Analysing patterns of forest cover change and related land uses in the Tano-Offin Forest Reserve in GhanaImplications for forest policy and land management

Authors Organisations
  • Joseph Oduro Appiah(Author)
    University of Northern British Columbia
  • Williams Agyemang-Duah(Author)
    Kwame Nkrumah University of Science and Technology
  • Augustus Kweku Sobeng(Author)
  • Daniel Kpienbaareh(Author)
    University of Western Ontario
Type Article
Original languageEnglish
Article number100105
JournalTrees, Forests and People
Publication statusAccepted/In press - 03 Jun 2021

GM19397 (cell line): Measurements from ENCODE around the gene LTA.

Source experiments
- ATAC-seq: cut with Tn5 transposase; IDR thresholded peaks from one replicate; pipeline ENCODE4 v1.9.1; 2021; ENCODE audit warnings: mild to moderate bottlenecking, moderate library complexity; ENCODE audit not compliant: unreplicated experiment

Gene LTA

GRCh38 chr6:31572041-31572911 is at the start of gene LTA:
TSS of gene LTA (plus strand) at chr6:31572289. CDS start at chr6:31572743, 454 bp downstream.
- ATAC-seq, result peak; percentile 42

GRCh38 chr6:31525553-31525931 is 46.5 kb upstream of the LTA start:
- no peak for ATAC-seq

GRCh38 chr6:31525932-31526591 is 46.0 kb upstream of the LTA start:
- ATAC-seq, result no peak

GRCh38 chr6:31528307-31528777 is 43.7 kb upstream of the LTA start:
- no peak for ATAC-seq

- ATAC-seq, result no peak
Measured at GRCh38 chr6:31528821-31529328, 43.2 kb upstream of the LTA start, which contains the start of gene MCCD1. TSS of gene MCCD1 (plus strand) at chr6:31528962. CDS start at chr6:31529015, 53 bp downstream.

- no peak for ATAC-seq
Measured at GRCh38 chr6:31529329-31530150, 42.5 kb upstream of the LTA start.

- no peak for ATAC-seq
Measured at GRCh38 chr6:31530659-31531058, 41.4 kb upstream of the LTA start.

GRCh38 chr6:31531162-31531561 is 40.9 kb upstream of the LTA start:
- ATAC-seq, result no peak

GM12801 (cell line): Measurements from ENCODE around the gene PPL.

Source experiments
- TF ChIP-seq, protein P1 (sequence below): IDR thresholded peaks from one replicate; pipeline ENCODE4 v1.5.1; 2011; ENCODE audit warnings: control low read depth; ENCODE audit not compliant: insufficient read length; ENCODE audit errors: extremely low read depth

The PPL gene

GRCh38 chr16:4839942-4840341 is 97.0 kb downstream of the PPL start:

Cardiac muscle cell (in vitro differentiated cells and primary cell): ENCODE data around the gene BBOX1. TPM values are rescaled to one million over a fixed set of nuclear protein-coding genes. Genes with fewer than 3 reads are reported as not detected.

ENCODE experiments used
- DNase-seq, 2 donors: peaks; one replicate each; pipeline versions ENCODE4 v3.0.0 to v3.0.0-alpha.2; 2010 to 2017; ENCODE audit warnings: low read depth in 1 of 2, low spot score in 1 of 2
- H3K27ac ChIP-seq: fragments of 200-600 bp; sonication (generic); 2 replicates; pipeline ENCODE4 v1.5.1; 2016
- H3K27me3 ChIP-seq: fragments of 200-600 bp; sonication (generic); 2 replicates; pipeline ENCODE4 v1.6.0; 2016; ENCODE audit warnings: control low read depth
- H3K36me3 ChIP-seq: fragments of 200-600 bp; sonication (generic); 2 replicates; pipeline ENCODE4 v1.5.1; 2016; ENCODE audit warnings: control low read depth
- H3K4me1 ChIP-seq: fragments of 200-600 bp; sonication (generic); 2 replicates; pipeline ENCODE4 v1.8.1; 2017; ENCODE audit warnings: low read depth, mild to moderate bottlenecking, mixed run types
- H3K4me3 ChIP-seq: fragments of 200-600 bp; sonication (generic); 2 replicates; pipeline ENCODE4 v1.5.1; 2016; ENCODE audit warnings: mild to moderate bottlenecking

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Forest cover change is a major contributing factor to global environmental change. Whereas several studies have focused on the general land use and land cover dynamics, we focus on analysing forest cover change patterns in a protected landscape taking into consideration how other land categories are increasing at the expense of the forest. In this study, we analyse forest cover change patterns and associated proximate land use factors between 1987 and 2017 using Landsat images from the Tano-Offin Forest Reserve (TOFR) in Ghana. Using the Random Forest machine learning algorithm, we classified the images into forest, developed land, and agricultural land. The study finds that forest cover losses are 1.9 and 1.4 times the amount of forest cover gains in 1987-2002 and 2002-2017, respectively. We find that even though the forest cover is more likely to recover from the agricultural land, land developers mostly targeted the agricultural land. The focus of Ghana's Forest and Wildlife Policy and the underlying process of forest cover change in the TOFR suggest that a country's forest policy should focus on a combination of diverse and spatially explicit proximate factors that are likely to threaten the integrity of forests.